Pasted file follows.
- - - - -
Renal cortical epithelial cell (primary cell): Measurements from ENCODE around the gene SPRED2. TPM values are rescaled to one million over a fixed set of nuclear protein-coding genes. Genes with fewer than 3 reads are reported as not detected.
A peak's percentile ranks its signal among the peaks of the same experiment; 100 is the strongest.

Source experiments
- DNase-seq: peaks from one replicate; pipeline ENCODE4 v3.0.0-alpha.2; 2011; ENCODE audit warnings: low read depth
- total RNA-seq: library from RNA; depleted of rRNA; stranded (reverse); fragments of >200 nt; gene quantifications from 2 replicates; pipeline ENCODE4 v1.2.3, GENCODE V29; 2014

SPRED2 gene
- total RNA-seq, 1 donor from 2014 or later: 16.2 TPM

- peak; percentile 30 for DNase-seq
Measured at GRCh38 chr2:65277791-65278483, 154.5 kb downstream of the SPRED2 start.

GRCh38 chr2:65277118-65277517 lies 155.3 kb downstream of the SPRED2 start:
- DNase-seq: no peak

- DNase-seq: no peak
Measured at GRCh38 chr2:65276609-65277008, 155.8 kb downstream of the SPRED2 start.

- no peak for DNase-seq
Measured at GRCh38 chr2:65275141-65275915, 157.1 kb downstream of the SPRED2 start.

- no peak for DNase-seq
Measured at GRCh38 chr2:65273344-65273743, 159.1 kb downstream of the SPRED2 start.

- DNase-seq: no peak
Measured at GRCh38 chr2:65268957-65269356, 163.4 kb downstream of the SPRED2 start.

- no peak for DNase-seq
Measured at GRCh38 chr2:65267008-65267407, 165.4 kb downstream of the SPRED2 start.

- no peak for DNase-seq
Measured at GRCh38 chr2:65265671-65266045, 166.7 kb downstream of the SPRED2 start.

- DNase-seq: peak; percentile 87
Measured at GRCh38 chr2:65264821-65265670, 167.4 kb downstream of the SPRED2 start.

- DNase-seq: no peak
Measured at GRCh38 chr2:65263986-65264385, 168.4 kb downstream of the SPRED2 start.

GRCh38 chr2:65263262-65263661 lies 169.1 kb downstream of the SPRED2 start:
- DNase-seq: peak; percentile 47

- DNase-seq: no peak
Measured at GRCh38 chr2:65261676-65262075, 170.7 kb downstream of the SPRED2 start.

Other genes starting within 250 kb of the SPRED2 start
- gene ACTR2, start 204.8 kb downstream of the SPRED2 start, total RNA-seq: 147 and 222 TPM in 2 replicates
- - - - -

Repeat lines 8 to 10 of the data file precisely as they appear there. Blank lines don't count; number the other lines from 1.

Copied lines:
- peak; percentile 30 for DNase-seq
Measured at GRCh38 chr2:65277791-65278483, 154.5 kb downstream of the SPRED2 start.

GRCh38 chr2:65277118-65277517 lies 155.3 kb downstream of the SPRED2 start: